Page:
Sword movements in tai chi are done with very light, fluid motion which involves the whole body. With the attacks, the issuing of power comes right at the end. technique retains its personal defense value because it trains one’s perceptions and reactions, allowing for quick and correct response to any situation. What is additionally unique to the tai chi sword is that the sword is intended to be an out example of the movements and intentions within the body. It requires intense concentration and a continual focus on projecting the body’s energy out into the tip of the sword or into the “enemy” that an attack would be aimed at.

Image result for tai chi straight sword

8 Tips to Improve Your Tai Chi Straight Sword

My experience with the sword form is that it has incredible health benefits when done properly and also directly translates into improving your open-hand form. The slow, low postures create a heat in in the body that is shocking considering the lack of vigorous movement.  Chen Youze (pictured above) explained that tai chi has all of the benefits of more aggressive exercise if you are being challenged by your posture, depth, and openness of posture.  However it has the added benefit of 1) reducing the risk of torn muscles and 2) not stressing the heart. 

With the sword form you achieve flexibility, pliability, balance, strength, and power.  These are many of the same goals as exercise regimes. Note that the physical stamina required to perform the sword form differs by style.  It can also be altered by a teacher due to physical ability, experience, and age of the student.  Chen straight sword is incredibly low and slow whereas Sun and Yang are often performed in higher postures. 

Position of the Legs

The straight sword form can build incredible leg strength when done properly. This is one of the slowest tai chi forms which means you stay in lower stances for longer. It is uncomfortable at first but then begins to build strong muscles and joints. This form also teaches a concept called Hsu-Shih or Substantial-Insubstantial. It is the idea that one leg is always full and one leg is always empty. If not, the body is transitioning between the two by shifting weight. The one exception is if your weight is even in both feet while they are shoulder-width apart such as in Dragon Sticks out Tongue.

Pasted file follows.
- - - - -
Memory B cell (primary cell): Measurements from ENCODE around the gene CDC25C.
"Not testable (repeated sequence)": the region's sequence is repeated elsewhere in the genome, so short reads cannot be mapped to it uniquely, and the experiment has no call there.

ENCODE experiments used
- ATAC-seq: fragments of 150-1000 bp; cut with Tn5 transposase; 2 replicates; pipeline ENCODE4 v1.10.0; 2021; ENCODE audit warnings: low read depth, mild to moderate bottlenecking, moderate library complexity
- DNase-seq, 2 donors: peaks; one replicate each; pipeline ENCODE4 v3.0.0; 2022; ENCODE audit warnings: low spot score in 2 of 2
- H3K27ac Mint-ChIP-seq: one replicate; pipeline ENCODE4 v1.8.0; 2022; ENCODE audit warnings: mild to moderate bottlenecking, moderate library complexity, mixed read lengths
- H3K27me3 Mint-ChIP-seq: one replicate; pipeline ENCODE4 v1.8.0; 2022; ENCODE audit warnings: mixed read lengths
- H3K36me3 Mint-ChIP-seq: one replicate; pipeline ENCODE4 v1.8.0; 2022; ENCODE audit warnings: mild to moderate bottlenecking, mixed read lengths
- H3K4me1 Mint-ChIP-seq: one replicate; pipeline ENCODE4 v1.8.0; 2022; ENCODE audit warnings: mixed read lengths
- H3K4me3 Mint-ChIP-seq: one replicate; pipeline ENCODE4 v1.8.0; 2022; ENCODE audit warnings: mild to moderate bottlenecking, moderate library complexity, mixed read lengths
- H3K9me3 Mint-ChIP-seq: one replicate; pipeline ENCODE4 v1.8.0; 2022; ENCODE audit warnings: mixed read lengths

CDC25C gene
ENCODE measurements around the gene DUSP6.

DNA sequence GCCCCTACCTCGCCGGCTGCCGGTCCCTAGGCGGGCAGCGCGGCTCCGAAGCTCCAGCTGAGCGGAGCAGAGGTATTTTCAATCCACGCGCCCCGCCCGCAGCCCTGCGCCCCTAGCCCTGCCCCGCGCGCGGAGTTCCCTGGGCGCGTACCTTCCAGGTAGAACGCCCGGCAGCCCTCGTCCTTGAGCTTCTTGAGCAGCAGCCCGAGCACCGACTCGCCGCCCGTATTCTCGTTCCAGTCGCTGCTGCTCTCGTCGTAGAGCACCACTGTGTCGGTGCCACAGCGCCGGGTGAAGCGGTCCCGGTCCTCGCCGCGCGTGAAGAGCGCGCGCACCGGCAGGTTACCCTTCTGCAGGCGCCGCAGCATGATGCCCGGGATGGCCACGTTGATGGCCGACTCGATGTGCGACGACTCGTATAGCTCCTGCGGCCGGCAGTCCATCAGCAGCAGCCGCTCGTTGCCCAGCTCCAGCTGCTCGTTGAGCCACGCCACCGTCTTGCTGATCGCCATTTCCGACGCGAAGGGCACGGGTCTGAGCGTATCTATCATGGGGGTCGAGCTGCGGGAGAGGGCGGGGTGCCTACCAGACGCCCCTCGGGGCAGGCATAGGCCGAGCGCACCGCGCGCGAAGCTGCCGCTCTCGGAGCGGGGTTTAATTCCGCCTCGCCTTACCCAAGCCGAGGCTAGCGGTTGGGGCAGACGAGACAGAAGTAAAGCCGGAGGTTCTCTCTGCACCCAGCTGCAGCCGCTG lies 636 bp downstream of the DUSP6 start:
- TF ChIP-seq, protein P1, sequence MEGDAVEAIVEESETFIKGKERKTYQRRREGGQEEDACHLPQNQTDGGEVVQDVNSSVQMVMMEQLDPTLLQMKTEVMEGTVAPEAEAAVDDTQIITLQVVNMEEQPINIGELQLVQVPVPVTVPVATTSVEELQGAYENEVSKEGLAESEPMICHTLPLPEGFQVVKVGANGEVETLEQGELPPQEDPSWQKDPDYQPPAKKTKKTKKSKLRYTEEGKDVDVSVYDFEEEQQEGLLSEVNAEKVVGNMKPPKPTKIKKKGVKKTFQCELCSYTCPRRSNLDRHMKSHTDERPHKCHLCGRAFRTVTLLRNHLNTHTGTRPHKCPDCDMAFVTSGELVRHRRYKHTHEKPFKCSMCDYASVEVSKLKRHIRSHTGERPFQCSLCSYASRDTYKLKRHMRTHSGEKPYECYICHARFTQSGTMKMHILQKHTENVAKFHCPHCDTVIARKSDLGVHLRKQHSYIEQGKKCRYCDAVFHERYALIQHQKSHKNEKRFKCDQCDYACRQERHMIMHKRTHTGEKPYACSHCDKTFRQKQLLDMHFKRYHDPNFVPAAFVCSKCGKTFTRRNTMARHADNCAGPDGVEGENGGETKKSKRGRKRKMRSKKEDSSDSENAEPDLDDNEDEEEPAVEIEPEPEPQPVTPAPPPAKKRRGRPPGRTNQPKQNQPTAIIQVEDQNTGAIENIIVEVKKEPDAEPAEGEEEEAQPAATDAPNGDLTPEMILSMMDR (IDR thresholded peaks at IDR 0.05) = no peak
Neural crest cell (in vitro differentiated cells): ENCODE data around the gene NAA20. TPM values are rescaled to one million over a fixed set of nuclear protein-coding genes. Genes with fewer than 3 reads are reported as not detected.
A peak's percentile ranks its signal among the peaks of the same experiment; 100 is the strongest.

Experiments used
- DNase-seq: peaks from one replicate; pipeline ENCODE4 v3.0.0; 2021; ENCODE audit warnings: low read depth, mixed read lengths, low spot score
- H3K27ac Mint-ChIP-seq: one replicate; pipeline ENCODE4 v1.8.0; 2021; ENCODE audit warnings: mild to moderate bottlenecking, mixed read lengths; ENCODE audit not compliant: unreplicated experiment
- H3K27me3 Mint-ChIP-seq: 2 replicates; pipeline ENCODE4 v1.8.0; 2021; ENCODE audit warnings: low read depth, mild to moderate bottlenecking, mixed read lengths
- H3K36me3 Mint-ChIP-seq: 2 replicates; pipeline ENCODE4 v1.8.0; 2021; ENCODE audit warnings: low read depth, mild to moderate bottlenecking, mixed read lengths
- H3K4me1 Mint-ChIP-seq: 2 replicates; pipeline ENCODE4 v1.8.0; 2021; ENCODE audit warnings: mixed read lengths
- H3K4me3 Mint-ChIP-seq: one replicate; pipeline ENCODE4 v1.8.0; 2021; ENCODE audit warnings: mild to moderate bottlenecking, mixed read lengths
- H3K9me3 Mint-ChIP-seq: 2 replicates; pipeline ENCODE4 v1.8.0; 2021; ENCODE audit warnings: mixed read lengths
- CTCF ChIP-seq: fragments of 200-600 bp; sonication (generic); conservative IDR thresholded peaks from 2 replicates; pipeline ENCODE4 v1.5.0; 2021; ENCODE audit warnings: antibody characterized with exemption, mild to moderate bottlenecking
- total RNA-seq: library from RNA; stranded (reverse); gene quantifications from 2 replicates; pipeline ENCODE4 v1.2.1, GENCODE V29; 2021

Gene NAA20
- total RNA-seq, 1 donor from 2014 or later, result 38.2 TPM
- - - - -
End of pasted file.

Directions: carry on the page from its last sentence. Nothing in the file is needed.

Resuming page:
Position of the Lower Back

It is hyper-critical that your lower back remain relaxed during the tai chi sword form because this enables you to sink down into lower postures and also lets you balance on one leg. If your lower back is tight, your pelvis is tilted forward. If your pelvis is tilted forward, it locks the lower vertebrae of the spine and you look really shaky when up on one foot. This is really easy to fix though. Push out through your lower back like you are trying to touch it to the wall. This will keep the entire torso relaxed and loose and the top of your pelvis parallel to the floor.

Position of the Upper Body

The body remains upright through almost the entire form. At places where you are bending forward, you are extending from the heal through the top of the head not curving the spine. One of the greatest mistakes made during the form is bending over trying to get lower in a stance. A lower stance is from bending the legs to go deeper, still in an upright posture. The chest is very open during the tai chi straight sword form. Imagine a person or animal that is very proud with the chest high and the shoulders relaxed and back.

Position of the Head

The goal for how you hold your head is to keep your neck loose. You accomplish this by pushing up with the crown of the head while pulling back slightly on the chin. Always stay upright without bending the head forward. Keep the eyes looking forward and rotate the entire spine to turn the head. Breath naturally, typically by inhaling through the nose and exhaling through the mouth. Keep your tongue lightly against the upper palate.

Position of the Joints During the Sword Form